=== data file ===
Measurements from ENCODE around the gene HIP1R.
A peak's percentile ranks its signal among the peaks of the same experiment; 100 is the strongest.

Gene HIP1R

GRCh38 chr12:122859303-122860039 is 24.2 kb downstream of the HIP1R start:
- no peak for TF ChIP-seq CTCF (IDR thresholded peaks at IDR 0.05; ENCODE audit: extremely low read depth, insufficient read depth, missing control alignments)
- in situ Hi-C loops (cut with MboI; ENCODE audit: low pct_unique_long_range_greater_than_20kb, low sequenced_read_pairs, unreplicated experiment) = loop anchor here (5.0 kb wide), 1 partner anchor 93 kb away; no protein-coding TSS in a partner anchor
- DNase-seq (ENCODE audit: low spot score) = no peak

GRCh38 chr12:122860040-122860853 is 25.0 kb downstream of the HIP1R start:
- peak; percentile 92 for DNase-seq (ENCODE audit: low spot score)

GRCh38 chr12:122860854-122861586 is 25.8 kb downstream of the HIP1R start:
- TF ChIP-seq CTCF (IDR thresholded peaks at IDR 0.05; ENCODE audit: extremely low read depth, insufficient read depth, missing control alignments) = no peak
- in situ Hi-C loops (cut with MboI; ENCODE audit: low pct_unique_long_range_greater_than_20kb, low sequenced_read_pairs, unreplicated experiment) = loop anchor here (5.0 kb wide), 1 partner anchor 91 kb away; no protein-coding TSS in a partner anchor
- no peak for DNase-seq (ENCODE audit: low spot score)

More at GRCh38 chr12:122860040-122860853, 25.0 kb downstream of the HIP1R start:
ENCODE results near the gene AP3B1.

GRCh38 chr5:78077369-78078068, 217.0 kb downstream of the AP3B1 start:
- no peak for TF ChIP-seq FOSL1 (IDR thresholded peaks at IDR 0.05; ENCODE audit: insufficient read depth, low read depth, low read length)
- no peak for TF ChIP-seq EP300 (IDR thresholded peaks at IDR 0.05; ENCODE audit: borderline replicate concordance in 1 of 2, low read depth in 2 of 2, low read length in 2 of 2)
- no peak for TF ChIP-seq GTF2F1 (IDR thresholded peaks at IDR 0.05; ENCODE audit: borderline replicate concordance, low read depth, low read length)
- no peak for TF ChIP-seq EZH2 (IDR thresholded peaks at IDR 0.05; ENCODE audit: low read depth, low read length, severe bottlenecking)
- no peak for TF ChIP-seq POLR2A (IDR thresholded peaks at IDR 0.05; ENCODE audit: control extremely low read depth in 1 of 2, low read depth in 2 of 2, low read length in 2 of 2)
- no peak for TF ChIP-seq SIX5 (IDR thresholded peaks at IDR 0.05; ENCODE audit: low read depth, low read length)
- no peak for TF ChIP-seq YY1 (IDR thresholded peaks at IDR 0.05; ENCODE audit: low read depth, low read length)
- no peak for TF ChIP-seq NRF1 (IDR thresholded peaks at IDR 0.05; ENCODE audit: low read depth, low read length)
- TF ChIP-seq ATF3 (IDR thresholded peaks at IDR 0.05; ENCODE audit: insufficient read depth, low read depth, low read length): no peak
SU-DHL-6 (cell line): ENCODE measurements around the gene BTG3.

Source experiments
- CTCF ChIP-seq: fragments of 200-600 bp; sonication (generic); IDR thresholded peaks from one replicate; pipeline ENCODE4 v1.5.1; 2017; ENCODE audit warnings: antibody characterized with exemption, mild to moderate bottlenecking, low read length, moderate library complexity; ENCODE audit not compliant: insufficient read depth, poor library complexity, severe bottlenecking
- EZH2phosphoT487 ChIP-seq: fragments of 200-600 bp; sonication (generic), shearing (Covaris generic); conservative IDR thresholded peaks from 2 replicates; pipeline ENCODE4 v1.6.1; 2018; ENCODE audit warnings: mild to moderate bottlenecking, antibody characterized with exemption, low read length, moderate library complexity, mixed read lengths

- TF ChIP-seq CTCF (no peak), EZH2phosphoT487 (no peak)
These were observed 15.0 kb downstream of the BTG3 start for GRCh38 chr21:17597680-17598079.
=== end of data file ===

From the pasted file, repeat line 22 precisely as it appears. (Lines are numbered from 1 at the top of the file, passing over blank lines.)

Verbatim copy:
- no peak for TF ChIP-seq SIX5 (IDR thresholded peaks at IDR 0.05; ENCODE audit: low read depth, low read length)